10. It may be asked, "How does the self-murderer get his punishment?" Self-murder! We know of no such crime. Murder implies malice aforethought. But the Bible informs us that “no man ever yet hated his own flesh." The crime of self-murder is therefore impossible. We know that a certain declaration is often quoted to prove that there is such a crime, namely, "No self-mur derer shall enter the kingdom of heaven.” This declaration is supposed by some to be in the Bible; but it is not. There is no such passage in the book. The word self, and murder, or murderer, are nowhere connected in the whole Bible. By the "self-murderer," we presume the objector means the suicide. If, then, it be asked, "How does the suicide get his punishment?" we answer: The act of suicide is generally, if not always, committed by those who are of unsound mind, those who are acting under the influence of either partial or positive derangement. It is extremely doubtful whether any person of sane mind ever, coolly and deliberately, in the sober exercise of his judgment, put a period to his own existence. Those who commit the act of suicide under the influence of insanity are not responsible; hence, incur no guilt, and, consequently, no punishment. But, allowing some do commit this act in the exercise of their reason, what then? The whole difficulty in the mind of the objector may arise from a false view which he entertains respecting the object and mode of divine punishment. If you suppose divine punishment to be retaliatory, that is, that a cer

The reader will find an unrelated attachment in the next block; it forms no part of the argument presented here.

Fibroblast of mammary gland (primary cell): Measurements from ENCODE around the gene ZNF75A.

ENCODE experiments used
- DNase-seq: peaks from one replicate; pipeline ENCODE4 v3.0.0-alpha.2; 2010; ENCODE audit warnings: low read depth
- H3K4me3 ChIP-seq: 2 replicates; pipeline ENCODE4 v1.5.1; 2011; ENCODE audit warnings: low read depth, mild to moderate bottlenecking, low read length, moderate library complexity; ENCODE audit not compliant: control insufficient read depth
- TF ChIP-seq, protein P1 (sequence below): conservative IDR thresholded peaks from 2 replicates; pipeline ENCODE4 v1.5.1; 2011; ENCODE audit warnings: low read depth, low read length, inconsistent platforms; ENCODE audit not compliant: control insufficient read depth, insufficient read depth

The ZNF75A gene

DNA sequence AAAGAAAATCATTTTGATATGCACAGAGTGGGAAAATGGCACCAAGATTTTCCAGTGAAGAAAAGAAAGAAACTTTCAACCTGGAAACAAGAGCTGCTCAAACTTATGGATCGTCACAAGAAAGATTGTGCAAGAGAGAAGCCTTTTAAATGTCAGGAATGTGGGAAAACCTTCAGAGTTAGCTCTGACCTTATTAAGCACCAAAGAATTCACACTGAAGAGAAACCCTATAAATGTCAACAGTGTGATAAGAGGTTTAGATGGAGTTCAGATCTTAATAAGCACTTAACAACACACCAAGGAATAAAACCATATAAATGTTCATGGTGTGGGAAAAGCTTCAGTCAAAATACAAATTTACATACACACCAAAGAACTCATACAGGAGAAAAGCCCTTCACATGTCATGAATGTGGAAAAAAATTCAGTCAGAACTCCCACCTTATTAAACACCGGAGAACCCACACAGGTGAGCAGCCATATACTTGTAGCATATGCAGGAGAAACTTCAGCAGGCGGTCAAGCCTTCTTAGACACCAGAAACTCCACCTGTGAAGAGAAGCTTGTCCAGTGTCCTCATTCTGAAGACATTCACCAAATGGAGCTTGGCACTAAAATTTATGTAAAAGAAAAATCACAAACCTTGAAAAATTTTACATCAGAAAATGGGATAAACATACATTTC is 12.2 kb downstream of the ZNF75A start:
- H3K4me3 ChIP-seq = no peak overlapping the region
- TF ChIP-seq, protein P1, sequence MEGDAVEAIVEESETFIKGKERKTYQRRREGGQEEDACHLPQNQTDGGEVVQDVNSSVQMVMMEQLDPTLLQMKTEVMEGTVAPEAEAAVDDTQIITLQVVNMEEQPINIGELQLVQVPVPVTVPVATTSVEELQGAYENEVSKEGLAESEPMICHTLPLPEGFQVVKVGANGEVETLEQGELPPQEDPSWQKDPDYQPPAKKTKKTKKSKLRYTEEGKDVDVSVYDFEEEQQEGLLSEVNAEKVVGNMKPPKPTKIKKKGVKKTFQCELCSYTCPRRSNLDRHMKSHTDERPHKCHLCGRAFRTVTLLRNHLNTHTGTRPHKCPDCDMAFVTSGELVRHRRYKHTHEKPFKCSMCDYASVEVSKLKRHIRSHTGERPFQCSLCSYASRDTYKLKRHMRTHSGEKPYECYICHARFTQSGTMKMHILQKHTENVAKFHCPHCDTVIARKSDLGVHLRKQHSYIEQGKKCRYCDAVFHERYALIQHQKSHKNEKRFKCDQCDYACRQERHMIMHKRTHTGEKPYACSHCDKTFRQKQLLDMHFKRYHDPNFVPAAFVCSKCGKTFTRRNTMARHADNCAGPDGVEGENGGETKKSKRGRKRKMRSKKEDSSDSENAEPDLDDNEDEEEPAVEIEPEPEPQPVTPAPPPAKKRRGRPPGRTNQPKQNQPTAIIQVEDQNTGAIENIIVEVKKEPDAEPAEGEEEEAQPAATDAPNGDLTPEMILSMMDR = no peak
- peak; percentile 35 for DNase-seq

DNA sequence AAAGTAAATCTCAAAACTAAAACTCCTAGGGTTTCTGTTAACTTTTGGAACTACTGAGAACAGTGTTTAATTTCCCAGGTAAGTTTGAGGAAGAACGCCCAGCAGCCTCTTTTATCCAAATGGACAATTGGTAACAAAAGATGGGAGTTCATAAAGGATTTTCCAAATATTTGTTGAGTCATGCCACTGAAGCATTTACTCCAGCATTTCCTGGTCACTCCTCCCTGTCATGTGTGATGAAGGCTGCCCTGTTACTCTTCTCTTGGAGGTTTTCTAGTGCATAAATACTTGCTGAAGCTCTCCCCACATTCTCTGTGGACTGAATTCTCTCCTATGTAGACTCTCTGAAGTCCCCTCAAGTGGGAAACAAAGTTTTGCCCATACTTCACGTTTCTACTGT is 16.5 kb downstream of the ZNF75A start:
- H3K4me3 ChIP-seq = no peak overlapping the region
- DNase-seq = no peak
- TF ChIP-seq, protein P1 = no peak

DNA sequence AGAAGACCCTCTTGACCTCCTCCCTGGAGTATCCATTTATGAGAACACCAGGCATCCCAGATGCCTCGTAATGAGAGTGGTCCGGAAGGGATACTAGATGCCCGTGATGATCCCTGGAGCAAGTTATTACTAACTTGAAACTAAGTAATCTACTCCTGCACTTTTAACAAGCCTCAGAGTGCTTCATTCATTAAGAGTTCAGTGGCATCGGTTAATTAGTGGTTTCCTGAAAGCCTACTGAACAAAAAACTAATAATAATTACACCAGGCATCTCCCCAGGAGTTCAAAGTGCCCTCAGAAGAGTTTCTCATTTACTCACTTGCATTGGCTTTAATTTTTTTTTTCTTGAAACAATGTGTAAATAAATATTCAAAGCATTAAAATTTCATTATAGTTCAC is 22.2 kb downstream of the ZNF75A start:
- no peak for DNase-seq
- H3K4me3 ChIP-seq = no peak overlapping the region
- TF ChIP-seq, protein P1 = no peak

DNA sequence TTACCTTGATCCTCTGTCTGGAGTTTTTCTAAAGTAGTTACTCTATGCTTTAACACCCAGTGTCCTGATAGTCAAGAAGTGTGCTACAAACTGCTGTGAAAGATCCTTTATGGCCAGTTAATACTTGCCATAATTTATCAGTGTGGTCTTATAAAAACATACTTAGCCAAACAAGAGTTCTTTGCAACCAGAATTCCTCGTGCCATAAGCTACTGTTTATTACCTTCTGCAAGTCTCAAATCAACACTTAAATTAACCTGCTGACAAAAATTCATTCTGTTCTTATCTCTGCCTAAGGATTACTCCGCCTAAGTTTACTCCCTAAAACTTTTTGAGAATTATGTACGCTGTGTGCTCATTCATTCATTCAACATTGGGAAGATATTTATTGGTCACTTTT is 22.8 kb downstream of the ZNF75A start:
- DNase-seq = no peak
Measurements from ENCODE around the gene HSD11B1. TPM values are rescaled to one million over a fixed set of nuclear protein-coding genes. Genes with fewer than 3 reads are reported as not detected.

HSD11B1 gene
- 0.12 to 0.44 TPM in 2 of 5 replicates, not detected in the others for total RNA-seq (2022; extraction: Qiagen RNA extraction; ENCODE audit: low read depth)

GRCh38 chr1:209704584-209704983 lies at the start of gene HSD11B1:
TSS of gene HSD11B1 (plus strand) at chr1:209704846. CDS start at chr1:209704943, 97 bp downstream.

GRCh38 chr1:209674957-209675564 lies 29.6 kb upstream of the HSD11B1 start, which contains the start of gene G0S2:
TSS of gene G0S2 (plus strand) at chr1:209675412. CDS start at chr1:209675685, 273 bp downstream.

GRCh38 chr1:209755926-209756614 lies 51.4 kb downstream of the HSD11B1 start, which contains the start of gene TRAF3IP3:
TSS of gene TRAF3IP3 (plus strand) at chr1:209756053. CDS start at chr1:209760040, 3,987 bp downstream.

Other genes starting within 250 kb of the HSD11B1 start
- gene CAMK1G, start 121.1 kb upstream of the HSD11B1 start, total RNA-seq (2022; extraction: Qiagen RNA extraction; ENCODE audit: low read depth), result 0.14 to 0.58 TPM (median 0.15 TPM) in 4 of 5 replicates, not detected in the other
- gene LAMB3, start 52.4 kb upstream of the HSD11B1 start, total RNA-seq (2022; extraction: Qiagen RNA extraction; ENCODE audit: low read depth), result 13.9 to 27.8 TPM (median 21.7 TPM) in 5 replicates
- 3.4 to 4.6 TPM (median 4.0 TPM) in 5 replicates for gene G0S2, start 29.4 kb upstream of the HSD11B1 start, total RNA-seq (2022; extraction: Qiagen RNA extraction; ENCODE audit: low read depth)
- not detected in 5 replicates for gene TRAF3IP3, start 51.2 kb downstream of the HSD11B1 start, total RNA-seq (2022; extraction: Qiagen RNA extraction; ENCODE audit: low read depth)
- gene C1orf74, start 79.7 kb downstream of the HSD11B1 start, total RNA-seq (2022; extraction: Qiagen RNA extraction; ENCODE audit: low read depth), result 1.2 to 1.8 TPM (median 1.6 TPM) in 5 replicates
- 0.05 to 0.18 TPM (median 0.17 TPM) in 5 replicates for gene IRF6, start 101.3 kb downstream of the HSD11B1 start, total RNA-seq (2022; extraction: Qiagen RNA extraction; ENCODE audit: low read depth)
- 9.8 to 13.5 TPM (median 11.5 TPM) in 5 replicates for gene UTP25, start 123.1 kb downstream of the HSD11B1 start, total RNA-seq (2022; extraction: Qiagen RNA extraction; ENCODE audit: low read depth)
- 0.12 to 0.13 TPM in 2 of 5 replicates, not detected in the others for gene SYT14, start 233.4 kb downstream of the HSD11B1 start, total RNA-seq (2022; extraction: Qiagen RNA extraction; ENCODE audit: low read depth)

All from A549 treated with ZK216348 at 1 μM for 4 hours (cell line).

tain quantum of pain is inflicted on the transgressor, equal in amount to that which he has occasioned, or that he is made to experience a certain amount of evil equal to that which he has produced, or that he is made to suffer simply and solely because he has com mitted an evil act, - all this is a very great mistake. No. God punishes to reform and make better. His punishments are disciplinary, emendatory, and salutary. He does not, therefore, inflict pain upon the transgressor simply because an evil act has been committed, but in order that the crime may not be repeated. Again, if the objector supposes that God, in the administration of his moral government, is under the necessity of specially interfering and directly punishing his creatures, this is another very great mistake. No. God is under no necessity of guarding the interests of his law by penal enactments and penal sanctions. It is a law, as we have seen, which is founded in the nature and fitness of things, a law written in the constitution of man. very God's law, therefore, unlike all the laws ever instituted by man, does, by its own operation, absolutely secure the reward of virtue and the punishment of vice. God, to be sure, may, at certain times, and in certain cases, inflict direct punishment upon the violators of his law. But this is not his general mode of administration. As a general thing, we know of no penalty annexed to the law of God except the nat ural and necessary consequences which flow from its violation; nor any punishment for sin except the natural and necessary conse quences which flow from the practice of vice. How strong is the love of life! How instinctively man will cling to it, and shrink from death! How great must be the suffering, and how intense the agony, endured by that mind, which will prompt its possessor voluntarily cut the strong cord which binds him to earth! "But," you may say, "all this suffering and agony he has brought upon himself by his own voluntary sins." All this may be very true; and, if so, it is a proof that sin is punished in this life. Of the suicide, then, it may be said, that, by a course of sin and transgression, he has plunged himself into misery, until God uses his own hand as the instrument of his own destruction. He is cut off from life and all its endearments, and his career of wickedness has terminated in untimely death. It may be well to mention here that the Bible nowhere enumerates suicide among the catalogue of crimes, nor the suicide among the catalogue of criminals. We would not now wish to be understood as justifying the act of suicide. Very far from it.